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I Ching Hexagram Interpretations

21: Cutting Through

Cutting Through

The situation calls for confronting a tenacious knot and cutting right through it. Somehow, the way to harmony and unity is blocked or frustrated — perhaps by a tangle of deceit or corruption. Like Alexander the Great cutting the Gordian knot, take decisive action and you will meet with good fortune. Don’t be afraid to shake things up a bit. The ability to take corrective measures, when they are needed, is an essential trait of leadership.

Those who bring discipline to bear must, above all, be honest — with others, and with themselves. Honesty is the hallmark of the strong and self-confident. The successful person masters the art of honesty like a swordsman masters fencing. When lies, delusions and game playing are getting in the way of teamwork, the swift sword of honest action, perhaps even punishment, must be wielded to protect integrity and values. Decisiveness with integrity at a time like this brings good fortune.

Though your actions may be vigorous, they must not be hasty, severe or arbitrary. Be sure to carefully consider all the circumstances. In the case of a serious disruption of relations or events, you must forgive, but not forget — at least until a person has made reparation for his mistakes. If corrective action is necessary, make certain that it fits the crime. When rules have become slack and useless, only through the institution of clear and swift penalties can their effectiveness be restored.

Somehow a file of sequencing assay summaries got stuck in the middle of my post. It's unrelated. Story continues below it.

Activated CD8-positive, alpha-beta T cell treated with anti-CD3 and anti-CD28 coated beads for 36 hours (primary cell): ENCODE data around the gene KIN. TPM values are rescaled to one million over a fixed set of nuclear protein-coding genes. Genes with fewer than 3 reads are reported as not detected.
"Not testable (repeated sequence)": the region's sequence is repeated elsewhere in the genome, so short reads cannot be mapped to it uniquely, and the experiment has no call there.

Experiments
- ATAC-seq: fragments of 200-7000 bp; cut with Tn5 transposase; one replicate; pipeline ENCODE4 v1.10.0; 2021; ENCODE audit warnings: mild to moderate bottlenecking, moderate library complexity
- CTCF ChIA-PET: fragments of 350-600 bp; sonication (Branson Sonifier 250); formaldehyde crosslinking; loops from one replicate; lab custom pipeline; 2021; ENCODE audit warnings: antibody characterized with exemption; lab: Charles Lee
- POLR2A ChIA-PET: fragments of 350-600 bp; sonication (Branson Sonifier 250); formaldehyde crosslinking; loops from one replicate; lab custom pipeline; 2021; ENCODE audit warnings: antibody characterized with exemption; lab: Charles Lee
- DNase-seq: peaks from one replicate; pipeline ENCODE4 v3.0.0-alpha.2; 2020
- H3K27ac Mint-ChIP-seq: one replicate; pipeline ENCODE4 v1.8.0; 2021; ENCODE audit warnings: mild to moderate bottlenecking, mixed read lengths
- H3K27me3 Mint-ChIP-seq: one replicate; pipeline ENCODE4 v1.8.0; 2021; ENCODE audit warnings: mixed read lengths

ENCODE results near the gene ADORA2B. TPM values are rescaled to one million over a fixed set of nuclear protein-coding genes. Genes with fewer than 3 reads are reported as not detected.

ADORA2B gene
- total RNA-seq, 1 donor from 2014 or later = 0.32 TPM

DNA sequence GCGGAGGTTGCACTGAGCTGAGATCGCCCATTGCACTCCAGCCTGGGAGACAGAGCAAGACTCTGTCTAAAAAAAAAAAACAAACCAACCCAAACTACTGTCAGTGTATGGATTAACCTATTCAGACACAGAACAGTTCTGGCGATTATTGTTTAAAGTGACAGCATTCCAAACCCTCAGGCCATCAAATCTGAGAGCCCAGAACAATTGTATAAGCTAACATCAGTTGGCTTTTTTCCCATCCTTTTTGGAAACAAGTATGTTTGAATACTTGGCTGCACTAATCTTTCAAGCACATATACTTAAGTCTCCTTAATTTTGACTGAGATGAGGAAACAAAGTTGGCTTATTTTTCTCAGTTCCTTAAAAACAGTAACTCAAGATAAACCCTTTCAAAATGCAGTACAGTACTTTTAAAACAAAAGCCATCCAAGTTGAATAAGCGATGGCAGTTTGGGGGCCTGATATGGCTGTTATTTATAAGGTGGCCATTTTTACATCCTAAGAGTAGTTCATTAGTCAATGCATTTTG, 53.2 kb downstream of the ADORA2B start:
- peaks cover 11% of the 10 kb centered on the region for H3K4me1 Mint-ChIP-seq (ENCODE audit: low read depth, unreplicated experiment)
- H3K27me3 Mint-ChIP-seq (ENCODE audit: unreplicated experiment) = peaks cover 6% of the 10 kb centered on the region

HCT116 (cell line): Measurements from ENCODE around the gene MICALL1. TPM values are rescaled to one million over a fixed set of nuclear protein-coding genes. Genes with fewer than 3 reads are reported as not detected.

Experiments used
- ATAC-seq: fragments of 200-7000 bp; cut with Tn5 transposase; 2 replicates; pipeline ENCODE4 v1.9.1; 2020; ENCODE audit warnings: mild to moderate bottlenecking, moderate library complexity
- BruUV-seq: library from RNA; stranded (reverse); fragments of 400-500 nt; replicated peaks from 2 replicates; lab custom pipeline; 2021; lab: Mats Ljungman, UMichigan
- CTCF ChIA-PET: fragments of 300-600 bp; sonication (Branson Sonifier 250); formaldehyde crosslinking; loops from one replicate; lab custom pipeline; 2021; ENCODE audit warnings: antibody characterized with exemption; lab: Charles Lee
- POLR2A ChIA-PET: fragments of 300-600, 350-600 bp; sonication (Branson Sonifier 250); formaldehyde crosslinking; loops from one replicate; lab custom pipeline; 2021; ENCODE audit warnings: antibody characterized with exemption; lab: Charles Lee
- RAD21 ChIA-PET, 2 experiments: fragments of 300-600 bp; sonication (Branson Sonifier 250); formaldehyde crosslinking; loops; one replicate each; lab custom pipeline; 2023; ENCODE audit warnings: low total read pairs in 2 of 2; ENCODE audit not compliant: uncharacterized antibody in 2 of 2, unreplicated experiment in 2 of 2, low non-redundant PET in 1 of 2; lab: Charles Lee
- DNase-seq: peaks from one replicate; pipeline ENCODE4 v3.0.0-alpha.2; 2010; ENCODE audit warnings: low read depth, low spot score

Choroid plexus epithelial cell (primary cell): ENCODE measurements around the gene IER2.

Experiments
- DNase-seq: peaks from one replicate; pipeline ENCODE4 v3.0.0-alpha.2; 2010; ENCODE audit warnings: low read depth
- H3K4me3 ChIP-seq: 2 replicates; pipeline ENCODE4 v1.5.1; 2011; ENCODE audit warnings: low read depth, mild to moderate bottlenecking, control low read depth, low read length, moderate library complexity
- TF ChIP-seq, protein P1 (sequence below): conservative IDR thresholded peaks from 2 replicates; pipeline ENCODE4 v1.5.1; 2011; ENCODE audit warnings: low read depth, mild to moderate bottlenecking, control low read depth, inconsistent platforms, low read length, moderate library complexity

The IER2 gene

In situations where serious issues of justice are at stake, keep careful records, and do not hesitate to go public with the truth.

Changing Line Interpretations

Line 1 (bottom line)

A single, first offense is not cause for condemnation and stiff punishment, but some form of corrective action is needed in order to prevent further transgressions. If you have been wronged, confront the matter openly, but without hostility.

Line 2

The true miscreant must be punished for his crimes, and all serious violations of decency should be dealt with directly. There can be an inclination to go too far in such situations, as personal indignation stirs things up. Even so, some punishment is warranted.

Line 3

In trying to cut through a knotty problem, you it’s easy for your saw to get stuck in the wood. Old, hard feelings may still be attached to a problem, and can kick back at you when you attempt to correct past wrongs. It is not your job to rewrite the past. If the guilty do not submit, you cannot solve the problem. At this point there is no blame in walking away from the whole situation, before it gets any worse.

Line 4

When facing great obstacles or powerful adversaries, do not overreach your authority and never outstrip your resources. Move ahead with caution, and harden your resolve. Persevering with difficult situations in the end brings good fortune. As when biting through a tough nut, sharp teeth may be required.

Line 5

This changing line points to a difficult situation. All decent people have a tendency toward leniency, but when the facts of a situation are clear, and a grievous wrong has been committed, strong corrective action must be taken. Such action may take the form of punishing those who have committed the offense. In such cases, bear in mind that the first job of the one who administers correction is to make sure that the punishment is effective. In other words, that it serves its highest purpose -- to cause the offenders to understand the wrong they have committed, and prevent them from committing it in the future.

Line 6 (top line)

Those who believe that small sins can do no harm are sliding down a slippery slope to ruin. If you become accustomed to disregarding or making excuses for small mistakes, you become incorrigible and guilt will accumulate until stern consequences become unavoidable. Such obstinacy begets misfortune.